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Hitch Your Wagon to a Falling Star

There is a place around here that I had never visited before. Think of it as a mini-celebrity of the tourist industry. For whatever reason I rolled in and had my first look.

It only took a few minutes for me to leave and camp elsewhere. What is it that scares me off from such places? Is it just snobbishness?

Objectively it wasn't that bad. Sure, there would have been a bit of litter, music noise, and loose dogs, and probably quite a bit of door-slamming. But only a small fraction of the campers at a crowded place are terrible neighbors.

Nonetheless I surrendered quickly and easily. Camping is supposed to be a soft adventure. But popular boondocking places never have a feeling of adventure to them; they just seem like shabby little hobo camps.

Finding uncrowded camping is becoming the most important skill -- so why all the harping about converting vans, on the internet? The rig isn't the problem -- overcrowding is the problem.

Visualize an electronic instrument meter with a needle that climbs up with the sheer postcard-ishness of the scenery. Steer your way toward a falling needle. Look for a high, lonesome road where your imagination kicks on.

You won't end up with a bland experience on uninteresting land. You are likely to become open to different types of beauty, such as the interplay of the Unknown with your own Imagination.

As an example, it only took a few miles, after I drove away from that little tourist trap, to sigh in relief, 'Ahh, I think this is working.' I ended up camping alone, and with an unusual -- but not postcardish -- view.

It was the Willcox Playa, a rare and dry lake. There are visible clouds of dust, moiling and turbulent, above the playa. It is an infamous place with its own mystique, like Edgar Allen Poe's "Maelstrom," interstellar dust, or the 'force field at the edge of the galaxy,' of some science fiction flick. It is impossible to photograph.

And it isn't just the dust. After a wet day, the sky cleared up, and the night time temperatures dropped. But the air was still humid. Therefore morning was foggy.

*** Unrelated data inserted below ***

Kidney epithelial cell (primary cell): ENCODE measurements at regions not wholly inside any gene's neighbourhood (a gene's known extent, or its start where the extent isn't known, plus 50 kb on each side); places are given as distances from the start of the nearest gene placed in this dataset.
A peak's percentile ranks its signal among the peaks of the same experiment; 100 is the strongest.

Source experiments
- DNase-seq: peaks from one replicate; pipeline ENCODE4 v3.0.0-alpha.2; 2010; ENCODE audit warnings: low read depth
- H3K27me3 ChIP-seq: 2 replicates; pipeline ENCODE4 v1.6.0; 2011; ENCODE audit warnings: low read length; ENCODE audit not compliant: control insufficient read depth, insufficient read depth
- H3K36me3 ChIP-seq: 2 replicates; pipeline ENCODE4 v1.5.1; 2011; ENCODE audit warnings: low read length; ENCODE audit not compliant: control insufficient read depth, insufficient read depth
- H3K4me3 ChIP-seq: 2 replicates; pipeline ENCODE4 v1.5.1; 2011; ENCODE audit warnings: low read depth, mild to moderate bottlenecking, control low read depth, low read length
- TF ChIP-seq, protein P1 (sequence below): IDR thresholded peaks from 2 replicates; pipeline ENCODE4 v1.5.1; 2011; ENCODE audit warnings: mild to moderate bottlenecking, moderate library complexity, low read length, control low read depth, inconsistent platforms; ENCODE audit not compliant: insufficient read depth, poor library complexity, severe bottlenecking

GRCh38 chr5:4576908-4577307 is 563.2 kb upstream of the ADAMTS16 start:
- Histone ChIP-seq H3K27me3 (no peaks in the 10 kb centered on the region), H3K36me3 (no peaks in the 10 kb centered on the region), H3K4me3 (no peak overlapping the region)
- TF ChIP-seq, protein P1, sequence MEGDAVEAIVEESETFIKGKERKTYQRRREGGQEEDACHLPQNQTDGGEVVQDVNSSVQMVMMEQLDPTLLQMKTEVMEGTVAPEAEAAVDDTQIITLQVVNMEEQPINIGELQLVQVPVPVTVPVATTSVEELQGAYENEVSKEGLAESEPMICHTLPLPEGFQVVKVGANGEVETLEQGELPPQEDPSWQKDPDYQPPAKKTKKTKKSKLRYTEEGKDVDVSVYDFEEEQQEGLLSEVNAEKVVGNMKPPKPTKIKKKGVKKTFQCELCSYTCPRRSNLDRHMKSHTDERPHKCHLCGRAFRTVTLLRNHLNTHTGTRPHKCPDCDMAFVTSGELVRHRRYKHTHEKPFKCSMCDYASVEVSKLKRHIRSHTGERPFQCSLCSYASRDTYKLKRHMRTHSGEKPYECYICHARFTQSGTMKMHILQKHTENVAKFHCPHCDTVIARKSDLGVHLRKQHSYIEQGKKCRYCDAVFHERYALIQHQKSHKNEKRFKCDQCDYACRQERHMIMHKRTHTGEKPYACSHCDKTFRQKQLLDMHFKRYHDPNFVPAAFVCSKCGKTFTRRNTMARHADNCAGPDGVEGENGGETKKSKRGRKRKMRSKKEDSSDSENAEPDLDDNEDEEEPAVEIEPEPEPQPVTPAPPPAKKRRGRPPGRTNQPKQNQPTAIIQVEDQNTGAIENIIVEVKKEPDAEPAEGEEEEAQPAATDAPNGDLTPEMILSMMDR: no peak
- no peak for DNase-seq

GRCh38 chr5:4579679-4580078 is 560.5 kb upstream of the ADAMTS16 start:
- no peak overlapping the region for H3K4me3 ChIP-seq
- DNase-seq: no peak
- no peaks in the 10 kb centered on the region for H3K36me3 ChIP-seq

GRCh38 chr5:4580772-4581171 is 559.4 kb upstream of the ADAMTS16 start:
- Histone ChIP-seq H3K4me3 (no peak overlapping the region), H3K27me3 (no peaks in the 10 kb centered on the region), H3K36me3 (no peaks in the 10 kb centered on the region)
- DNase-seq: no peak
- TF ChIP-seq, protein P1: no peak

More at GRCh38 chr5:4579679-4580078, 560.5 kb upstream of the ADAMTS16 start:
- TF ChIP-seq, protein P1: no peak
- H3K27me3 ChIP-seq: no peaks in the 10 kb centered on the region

There wasn't any dust above the playa; just a large lake of fog, larger than the playa itself. Perhaps the fog was roughly coterminous with ancient Lake Cochise during the last Ice Age.

While setting up for the morning ride, every ten minutes I could see the fog bank shrink a little more, and more, just as Lake Cochise shrank over a century...until the millennia went by and only its dusty carcass remained.


Ed said…
I assume you are seeing a lot of sandhill crane flights taking off from around the Playa in the morning.
Ed, I am not close enough to the sandhill crane area. But you'd think it would have dried up this winter?
XXXXX said…

I'm particularly fond of "the interplay of the Unknown with your own Imagination."

And to refer to this as 'beauty' can only be improved by capitalizing Beauty as you did the 'Unknown' and 'Imagination'.

Mist and fog are my favorites. Makes me wish I could be there to see this for myself.

Great post.

On one level I agree with you, George, about capitalizing Beauty. But you know how stubborn Tolstoy and I are about de-emphasizing beauty in art.
XXXXX said…

I'm going to look further into that but from what I could see quickly he meant conventional beauty.

I was thinking more along the lines of the Platonic Good when I spoke of Beauty.
Steve said…
Great place to camp ... now those readers of your blog will tell their friends new to boondocking where to go. LOL It's a viscous circle trying to keep camping spots empty. I know what you mean though, I feel the same way in my sticks and bricks.
Steve, hopefully I stay vague enough about campsites that I am not 'part of the problem.' I also mention that the postcard scenery is not great where I camp, and hopefully, that screens out 999/1000 armchair travelers/wannabee/newbies/weekender scenery tourists.